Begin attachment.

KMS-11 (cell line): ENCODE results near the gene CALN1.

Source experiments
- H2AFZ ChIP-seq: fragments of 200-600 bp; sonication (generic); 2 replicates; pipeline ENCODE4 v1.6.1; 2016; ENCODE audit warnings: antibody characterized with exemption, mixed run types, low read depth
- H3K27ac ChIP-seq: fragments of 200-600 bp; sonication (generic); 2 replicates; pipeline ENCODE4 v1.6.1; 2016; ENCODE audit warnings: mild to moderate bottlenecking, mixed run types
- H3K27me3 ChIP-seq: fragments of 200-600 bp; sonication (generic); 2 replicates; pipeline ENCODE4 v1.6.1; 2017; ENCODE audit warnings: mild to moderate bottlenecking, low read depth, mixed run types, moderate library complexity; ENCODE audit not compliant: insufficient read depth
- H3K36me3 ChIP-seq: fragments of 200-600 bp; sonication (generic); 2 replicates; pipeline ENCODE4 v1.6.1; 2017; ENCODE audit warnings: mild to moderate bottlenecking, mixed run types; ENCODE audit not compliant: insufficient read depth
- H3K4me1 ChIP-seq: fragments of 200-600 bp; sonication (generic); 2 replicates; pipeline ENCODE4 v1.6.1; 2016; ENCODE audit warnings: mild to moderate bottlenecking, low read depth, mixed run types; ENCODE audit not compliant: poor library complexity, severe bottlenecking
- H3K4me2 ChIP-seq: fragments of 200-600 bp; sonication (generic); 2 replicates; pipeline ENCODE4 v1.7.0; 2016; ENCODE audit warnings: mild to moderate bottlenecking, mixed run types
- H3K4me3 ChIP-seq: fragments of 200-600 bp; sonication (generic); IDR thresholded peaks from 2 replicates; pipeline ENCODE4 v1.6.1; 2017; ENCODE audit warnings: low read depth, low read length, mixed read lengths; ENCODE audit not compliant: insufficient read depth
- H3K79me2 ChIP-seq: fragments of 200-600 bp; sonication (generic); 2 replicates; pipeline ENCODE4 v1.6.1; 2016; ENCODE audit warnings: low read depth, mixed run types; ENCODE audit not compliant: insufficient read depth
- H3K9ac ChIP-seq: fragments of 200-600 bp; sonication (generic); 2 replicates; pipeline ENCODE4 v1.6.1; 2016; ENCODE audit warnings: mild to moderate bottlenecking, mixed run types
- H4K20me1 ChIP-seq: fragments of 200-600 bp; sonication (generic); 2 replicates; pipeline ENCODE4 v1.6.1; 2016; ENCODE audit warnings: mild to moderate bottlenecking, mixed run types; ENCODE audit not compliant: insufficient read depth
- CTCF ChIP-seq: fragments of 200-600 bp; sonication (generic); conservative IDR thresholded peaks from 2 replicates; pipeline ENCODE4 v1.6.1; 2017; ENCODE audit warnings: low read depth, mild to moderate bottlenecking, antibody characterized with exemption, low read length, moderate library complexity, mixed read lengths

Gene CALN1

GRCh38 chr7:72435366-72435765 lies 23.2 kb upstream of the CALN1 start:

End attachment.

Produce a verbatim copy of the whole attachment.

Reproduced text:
KMS-11 (cell line): ENCODE results near the gene CALN1.

Source experiments
- H2AFZ ChIP-seq: fragments of 200-600 bp; sonication (generic); 2 replicates; pipeline ENCODE4 v1.6.1; 2016; ENCODE audit warnings: antibody characterized with exemption, mixed run types, low read depth
- H3K27ac ChIP-seq: fragments of 200-600 bp; sonication (generic); 2 replicates; pipeline ENCODE4 v1.6.1; 2016; ENCODE audit warnings: mild to moderate bottlenecking, mixed run types
- H3K27me3 ChIP-seq: fragments of 200-600 bp; sonication (generic); 2 replicates; pipeline ENCODE4 v1.6.1; 2017; ENCODE audit warnings: mild to moderate bottlenecking, low read depth, mixed run types, moderate library complexity; ENCODE audit not compliant: insufficient read depth
- H3K36me3 ChIP-seq: fragments of 200-600 bp; sonication (generic); 2 replicates; pipeline ENCODE4 v1.6.1; 2017; ENCODE audit warnings: mild to moderate bottlenecking, mixed run types; ENCODE audit not compliant: insufficient read depth
- H3K4me1 ChIP-seq: fragments of 200-600 bp; sonication (generic); 2 replicates; pipeline ENCODE4 v1.6.1; 2016; ENCODE audit warnings: mild to moderate bottlenecking, low read depth, mixed run types; ENCODE audit not compliant: poor library complexity, severe bottlenecking
- H3K4me2 ChIP-seq: fragments of 200-600 bp; sonication (generic); 2 replicates; pipeline ENCODE4 v1.7.0; 2016; ENCODE audit warnings: mild to moderate bottlenecking, mixed run types
- H3K4me3 ChIP-seq: fragments of 200-600 bp; sonication (generic); IDR thresholded peaks from 2 replicates; pipeline ENCODE4 v1.6.1; 2017; ENCODE audit warnings: low read depth, low read length, mixed read lengths; ENCODE audit not compliant: insufficient read depth
- H3K79me2 ChIP-seq: fragments of 200-600 bp; sonication (generic); 2 replicates; pipeline ENCODE4 v1.6.1; 2016; ENCODE audit warnings: low read depth, mixed run types; ENCODE audit not compliant: insufficient read depth
- H3K9ac ChIP-seq: fragments of 200-600 bp; sonication (generic); 2 replicates; pipeline ENCODE4 v1.6.1; 2016; ENCODE audit warnings: mild to moderate bottlenecking, mixed run types
- H4K20me1 ChIP-seq: fragments of 200-600 bp; sonication (generic); 2 replicates; pipeline ENCODE4 v1.6.1; 2016; ENCODE audit warnings: mild to moderate bottlenecking, mixed run types; ENCODE audit not compliant: insufficient read depth
- CTCF ChIP-seq: fragments of 200-600 bp; sonication (generic); conservative IDR thresholded peaks from 2 replicates; pipeline ENCODE4 v1.6.1; 2017; ENCODE audit warnings: low read depth, mild to moderate bottlenecking, antibody characterized with exemption, low read length, moderate library complexity, mixed read lengths

Gene CALN1

GRCh38 chr7:72435366-72435765 lies 23.2 kb upstream of the CALN1 start: